Director of National Intelligence James Clapper would not have his job in a Paul administration, Sen. Rand Paul (R-Ky.) said Tuesday.
Paul's comments follow his criticism of Clapper for saying the National Security Agency does not gather data on millions of U.S. citizens, in response to detailed revelations of two government surveillance programs. Paul was first asked, in a Tuesday interview with CNN, whether he thinks President Obama should ask for Clapper's resignation. After Paul refused to directly respond to that question, he was asked whether Clapper would be asked to resign if Paul was president.
In the same interview Paul said that Clapper lost "all credibility" when Clapper was asked by Sen. Ron Wyden (D-Ore.) whether the National Security Agency "collects any type of data at all on millions or hundreds of millions of Americans." Clapper responded that the agency "does not, not wittingly."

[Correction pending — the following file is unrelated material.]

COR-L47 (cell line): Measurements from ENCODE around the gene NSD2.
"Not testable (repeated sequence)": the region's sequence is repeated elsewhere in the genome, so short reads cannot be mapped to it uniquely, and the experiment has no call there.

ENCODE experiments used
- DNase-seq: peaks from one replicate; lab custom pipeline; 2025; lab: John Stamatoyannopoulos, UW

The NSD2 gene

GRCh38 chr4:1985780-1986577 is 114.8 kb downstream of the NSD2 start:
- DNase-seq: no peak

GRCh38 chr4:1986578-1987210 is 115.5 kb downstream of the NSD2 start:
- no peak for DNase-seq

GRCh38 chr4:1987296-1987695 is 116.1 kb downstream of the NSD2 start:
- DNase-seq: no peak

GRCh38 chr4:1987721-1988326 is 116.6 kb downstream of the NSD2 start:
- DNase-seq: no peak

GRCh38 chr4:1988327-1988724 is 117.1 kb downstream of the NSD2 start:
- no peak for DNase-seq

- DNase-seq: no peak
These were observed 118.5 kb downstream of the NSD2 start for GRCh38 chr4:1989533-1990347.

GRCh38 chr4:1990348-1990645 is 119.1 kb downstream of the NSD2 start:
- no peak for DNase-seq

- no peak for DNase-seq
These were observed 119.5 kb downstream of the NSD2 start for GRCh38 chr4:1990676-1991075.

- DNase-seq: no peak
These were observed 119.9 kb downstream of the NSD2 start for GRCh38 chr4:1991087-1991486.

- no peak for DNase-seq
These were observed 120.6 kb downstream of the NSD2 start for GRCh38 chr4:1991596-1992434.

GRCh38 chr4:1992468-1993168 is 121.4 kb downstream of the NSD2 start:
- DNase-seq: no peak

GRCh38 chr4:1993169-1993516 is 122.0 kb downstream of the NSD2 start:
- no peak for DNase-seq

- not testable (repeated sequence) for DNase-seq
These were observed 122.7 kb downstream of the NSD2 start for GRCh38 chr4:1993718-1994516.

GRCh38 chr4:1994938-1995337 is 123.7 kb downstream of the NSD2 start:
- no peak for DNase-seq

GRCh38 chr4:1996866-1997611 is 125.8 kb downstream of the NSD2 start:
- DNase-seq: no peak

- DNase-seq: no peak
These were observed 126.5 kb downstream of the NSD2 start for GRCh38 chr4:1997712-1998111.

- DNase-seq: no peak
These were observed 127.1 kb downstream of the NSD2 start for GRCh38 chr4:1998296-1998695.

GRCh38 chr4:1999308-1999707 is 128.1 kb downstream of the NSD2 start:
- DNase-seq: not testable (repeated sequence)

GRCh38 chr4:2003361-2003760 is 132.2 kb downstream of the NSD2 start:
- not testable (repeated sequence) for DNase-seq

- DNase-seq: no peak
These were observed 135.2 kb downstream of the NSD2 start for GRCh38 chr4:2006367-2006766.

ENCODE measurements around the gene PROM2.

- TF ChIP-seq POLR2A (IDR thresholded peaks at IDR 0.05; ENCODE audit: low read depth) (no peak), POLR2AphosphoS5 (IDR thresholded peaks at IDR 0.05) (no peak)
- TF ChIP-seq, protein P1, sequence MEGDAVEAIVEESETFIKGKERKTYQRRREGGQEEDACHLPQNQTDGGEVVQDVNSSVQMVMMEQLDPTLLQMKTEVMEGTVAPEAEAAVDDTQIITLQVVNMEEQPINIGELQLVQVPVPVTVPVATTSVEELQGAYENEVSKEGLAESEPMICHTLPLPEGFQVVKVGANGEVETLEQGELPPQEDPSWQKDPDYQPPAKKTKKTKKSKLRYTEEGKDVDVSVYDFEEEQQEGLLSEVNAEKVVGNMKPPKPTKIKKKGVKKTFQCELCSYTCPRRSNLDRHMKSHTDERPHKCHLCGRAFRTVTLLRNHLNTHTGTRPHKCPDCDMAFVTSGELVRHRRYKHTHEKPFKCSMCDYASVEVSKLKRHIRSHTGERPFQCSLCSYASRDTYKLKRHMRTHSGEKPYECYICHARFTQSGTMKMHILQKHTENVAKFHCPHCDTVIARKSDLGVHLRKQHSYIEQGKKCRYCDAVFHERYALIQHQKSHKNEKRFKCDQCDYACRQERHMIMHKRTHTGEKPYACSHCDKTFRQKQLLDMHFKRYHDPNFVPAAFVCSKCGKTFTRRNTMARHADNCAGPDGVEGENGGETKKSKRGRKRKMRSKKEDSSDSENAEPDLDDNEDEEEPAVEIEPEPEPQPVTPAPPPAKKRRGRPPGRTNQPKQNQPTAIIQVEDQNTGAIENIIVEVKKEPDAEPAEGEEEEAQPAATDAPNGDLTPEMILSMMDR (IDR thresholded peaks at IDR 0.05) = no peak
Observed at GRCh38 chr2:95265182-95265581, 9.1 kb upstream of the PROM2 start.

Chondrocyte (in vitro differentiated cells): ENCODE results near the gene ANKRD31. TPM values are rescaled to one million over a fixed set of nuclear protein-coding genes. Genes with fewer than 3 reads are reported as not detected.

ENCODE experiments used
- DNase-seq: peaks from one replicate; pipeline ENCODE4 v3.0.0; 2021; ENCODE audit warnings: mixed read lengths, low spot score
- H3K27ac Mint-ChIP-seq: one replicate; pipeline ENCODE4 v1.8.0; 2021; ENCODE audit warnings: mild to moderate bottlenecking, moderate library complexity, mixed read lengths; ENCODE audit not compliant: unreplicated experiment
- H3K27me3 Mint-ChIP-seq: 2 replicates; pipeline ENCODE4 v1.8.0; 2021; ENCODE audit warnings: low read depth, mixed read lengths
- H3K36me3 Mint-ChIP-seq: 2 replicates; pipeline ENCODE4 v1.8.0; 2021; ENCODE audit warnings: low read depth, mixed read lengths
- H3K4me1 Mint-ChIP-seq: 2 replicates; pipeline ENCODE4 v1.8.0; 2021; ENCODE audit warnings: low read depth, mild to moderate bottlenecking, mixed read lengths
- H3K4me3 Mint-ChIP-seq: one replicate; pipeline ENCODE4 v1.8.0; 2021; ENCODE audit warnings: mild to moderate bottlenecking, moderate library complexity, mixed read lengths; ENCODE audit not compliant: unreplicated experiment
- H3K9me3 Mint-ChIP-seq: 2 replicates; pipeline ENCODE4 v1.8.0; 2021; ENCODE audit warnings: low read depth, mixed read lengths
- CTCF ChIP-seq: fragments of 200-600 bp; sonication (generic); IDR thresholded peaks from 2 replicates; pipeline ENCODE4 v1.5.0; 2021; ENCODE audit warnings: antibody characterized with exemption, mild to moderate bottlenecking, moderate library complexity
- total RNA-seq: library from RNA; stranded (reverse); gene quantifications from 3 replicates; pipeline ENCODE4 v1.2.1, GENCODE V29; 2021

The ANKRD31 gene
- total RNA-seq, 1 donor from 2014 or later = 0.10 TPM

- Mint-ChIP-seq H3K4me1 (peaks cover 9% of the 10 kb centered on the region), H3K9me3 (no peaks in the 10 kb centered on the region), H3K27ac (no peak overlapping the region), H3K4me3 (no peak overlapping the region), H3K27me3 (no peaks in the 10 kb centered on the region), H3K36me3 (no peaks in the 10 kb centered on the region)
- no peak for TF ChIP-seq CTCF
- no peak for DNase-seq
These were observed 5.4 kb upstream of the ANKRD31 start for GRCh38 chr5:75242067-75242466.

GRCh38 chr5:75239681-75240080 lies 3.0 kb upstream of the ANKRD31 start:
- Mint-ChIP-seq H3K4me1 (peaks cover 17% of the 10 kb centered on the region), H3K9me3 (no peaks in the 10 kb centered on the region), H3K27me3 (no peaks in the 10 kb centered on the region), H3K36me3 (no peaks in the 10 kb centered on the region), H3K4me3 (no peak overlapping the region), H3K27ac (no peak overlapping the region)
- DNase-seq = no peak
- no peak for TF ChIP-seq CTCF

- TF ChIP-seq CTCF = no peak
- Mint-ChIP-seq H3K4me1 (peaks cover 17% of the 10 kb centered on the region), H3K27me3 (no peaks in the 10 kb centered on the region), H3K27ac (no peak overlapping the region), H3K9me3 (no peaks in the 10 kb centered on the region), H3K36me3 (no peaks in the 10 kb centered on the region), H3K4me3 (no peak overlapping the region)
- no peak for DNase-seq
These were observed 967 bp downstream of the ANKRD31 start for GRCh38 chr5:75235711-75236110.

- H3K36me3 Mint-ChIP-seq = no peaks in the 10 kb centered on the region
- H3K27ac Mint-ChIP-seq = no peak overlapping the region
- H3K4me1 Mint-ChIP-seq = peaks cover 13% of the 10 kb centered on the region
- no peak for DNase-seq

"I can't imagine how he can regain his credibility," Paul said. "When you lie, when you, frankly, come in front of the Senate and a senator asks you a direct question, which, by the way, he was warned of, according to Senator Wyden's office, they called the director of National Intelligence and said, we are going to ask you this question.
"So even though he was told in advance he would get the question, he still lied in a public hearing," Paul said.
Paul has repeatedly said he's considering running for president in 2016. In the same CNN interview he said that he still had not made that decision.
"I see problems in our country and I want to fix them regardless of whether it's a Republican or Democrat label who's supporting them, whether or not what I do in the future -- we're about a year away from making a decision," Paul said.